The right track to growth: Infrastructure is key driving force for realising India’s vision of $40 trillion economy by 2047

31 Jan 2024
The right track to growth: Infrastructure is key driving force for realising India’s vision of $40 trillion economy by 2047

Opinion: Saurabh Bandyopadhyay.

Infrastructure is the key driving force for realising India’s vision of a $40 trillion economy by 2047.

Infrastructure is the key driving force for realising India’s vision of a $40 trillion economy by 2047. The Railways has been one of the most crucial partners in infrastructure development, gearing up for a high-speed network both for the passenger segment as well as for freight movement.

Consequent to the growing GDP, the Indian Railways (IR) network will have to handle a large increase in freight traffic in the short and longer-term. IR’s dedicated freight corridors (DFCs) along with feeder routes are aimed at ensuring the availability of sufficient capacity in the face of rising demand for transport. The two DFCs—Eastern (EDFC) and Western (WDFC) —have 3,381 km of track commissioned with an approved expenditure of Rs 81,459 crore that connect manufacturing hubs like Ludhiana and Mumbai with important ports, allowing exclusive freight movement, decongestion, and improved on-time performance.

These corridors are level-headedly planned to lighten the burden on existing railway trunk routes of Delhi-Howrah, Howrah-Mumbai, and Mumbai-Delhi, which have a line capacity utilisation varying between 115% to 150%. These corridors are paving the way for a high-capacity rail network, capable of handling faster (about 45 kmph faster than IR), heavier (about 6,600 tonnes higher capacity per train than IR, more than double), longer (about 700-800m longer train length as compared to IR, almost double), and higher-volume (about 2.6 times higher than IR on an average) freight trains.

The Railways has historically had mixed corridors where both mail/express/passenger (MEP) trains share the track with the freight trains. Although more revenue is obtained from freight traffic, the MEP trains usually take precedence over the freight trains. As a result, the average speed of freight trains turns fairly low and over the years, freight share too has dwindled, from 88% in 1950-51 to just 26% in 2021-22.

As part of the National Rail Plan (NRP), IR is aiming at increasing the modal share of freight to 45% by 2030. This is attainable given the elasticity of the rail transport demand with GDP growth rates being in the vicinity of 1.1-1.2% . Notably, the focus is on the congested Golden Quadrilateral, where the current rail infrastructure is overburdened. In this context, Dedicated Freight Corridor Corporation of India Limited (DFCCIL) has assumed a crucial role of operating and maintaining freight corridors to ensure a smooth and uninterrupted movement of goods across the routes.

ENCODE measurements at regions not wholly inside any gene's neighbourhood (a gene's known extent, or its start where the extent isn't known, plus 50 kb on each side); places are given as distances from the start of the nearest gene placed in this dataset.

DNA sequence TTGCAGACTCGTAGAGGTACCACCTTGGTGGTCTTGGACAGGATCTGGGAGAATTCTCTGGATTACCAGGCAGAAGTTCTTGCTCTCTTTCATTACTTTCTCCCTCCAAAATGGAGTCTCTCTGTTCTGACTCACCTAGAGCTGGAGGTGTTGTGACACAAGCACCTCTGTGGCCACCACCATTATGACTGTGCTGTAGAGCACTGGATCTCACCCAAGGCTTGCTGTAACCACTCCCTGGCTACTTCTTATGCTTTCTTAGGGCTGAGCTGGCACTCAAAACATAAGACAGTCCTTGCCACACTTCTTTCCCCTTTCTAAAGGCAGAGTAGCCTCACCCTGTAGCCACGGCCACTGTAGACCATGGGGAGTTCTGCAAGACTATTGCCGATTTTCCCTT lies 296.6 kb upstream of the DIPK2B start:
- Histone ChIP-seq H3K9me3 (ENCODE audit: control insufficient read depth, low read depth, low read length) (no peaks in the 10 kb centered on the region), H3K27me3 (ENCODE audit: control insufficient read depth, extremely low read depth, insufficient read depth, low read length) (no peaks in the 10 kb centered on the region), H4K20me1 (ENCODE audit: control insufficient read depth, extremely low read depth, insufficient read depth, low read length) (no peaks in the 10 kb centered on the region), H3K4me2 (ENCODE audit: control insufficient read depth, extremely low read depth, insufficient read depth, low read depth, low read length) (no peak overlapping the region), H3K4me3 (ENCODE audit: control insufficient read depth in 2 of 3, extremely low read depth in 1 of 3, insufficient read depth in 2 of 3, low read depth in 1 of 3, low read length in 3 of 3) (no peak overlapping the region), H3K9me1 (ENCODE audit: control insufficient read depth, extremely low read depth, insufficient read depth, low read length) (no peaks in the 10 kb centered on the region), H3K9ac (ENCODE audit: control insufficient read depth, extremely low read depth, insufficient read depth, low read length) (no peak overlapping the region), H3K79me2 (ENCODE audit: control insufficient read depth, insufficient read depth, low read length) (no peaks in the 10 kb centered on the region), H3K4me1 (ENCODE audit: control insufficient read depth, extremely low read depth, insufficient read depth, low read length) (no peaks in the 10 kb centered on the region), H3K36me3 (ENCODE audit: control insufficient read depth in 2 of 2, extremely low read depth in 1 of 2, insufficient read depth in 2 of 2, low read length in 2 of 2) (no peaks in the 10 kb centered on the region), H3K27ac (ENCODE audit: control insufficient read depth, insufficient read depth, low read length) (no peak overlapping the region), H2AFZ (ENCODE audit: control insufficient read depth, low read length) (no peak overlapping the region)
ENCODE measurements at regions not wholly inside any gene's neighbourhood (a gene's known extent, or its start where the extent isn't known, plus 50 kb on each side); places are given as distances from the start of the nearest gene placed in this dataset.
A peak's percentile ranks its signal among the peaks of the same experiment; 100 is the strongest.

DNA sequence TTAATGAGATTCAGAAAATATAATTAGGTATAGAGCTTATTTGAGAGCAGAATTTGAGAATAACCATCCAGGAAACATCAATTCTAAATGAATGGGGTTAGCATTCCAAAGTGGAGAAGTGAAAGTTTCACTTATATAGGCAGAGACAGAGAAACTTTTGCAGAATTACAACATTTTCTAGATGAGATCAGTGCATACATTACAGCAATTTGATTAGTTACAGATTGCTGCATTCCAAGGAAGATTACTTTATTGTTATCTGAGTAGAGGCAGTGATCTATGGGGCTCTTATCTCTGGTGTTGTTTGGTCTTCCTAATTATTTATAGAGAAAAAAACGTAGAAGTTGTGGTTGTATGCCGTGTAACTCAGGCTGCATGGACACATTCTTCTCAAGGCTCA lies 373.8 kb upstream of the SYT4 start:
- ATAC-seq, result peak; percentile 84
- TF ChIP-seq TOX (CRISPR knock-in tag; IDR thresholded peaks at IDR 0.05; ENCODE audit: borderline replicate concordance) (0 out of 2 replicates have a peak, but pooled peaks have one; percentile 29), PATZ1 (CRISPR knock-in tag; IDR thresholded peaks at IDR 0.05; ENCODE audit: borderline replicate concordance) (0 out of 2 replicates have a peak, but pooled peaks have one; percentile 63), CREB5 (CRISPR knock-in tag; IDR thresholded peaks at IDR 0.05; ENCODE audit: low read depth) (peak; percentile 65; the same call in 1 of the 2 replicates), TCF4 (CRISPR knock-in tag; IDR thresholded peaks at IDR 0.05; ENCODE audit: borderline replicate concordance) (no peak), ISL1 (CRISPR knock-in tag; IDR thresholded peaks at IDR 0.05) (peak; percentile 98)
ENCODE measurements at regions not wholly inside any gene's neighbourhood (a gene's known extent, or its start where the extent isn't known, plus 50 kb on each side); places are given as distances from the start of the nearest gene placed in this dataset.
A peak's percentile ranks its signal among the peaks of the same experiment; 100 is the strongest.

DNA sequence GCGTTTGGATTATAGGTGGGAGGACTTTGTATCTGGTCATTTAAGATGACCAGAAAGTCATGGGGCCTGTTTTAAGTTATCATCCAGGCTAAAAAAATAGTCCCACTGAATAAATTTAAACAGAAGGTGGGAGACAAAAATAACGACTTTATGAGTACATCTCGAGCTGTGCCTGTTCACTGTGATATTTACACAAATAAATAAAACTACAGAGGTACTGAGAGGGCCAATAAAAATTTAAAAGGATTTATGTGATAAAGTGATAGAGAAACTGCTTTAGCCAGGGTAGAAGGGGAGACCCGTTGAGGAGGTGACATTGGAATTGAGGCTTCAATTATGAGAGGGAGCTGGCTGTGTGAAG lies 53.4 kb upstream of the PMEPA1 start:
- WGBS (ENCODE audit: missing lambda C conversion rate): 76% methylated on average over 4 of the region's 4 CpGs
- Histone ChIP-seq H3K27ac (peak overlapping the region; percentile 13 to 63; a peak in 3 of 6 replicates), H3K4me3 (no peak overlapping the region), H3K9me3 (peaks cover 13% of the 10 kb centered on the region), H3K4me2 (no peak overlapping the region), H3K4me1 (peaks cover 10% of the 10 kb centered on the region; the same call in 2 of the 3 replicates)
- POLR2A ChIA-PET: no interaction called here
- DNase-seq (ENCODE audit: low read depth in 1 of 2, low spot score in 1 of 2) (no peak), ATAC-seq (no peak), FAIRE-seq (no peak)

The cohesive approach of DFCCIL pledges optimal utilisation of resources by delivering operational efficiencies and economies of scale, endeavouring to benefit both the industry and consumers. Since freight lines are dedicated, DFCCIL plans an average speed of over 70 kmph, which is almost three times higher than the average speed of 25 kmph of the conventional lines.

Moreover, to augment the capacity of the container traffic, two containers are stacked on another in WDFC with surety of arrival of goods by trains for the transporters. In addition, the DFC corridors are supported by Multimodal Logistics Parks, with seamless connectivity between rail and road modes, thereby making first- and last-mile connectivity faster and integrated. Due to these factors, the DFC corridors have the capacity to substitute freight traffic from the road significantly.

DFCCIL has commissioned more than 2,000 km (73%) of the total network and the remaining sections will be commissioned by March 2024. There were certain direct benefits envisaged by DFCCIL, such as decongesting the Golden Quadrilateral and enabling higher share of railways in freight transportation. Key factors for facilitating freight transportation and reduced logistic cost of DFCs are displayed in the accompanying graphic.

Determining how a DFC compares with the Golden Quadrilateral and other modes on these parameters are important to ascertain its competitiveness in freight transportation along the Eastern and Western corridors. There are several indirect and induced benefits that arise from DFCs at the national level, reflecting ‘spillovers’ beyond the envisaged direct benefits through the multiplier effect.

An estimation of their indirect contribution is not only important for national and international perception and policy implications, but also to generate considerable investment interest for the pending North-South and Southern DFCs.

The author is Senior fellow at NCAER, views are personal.

Published in: The Financial Express, 31 Jan 2024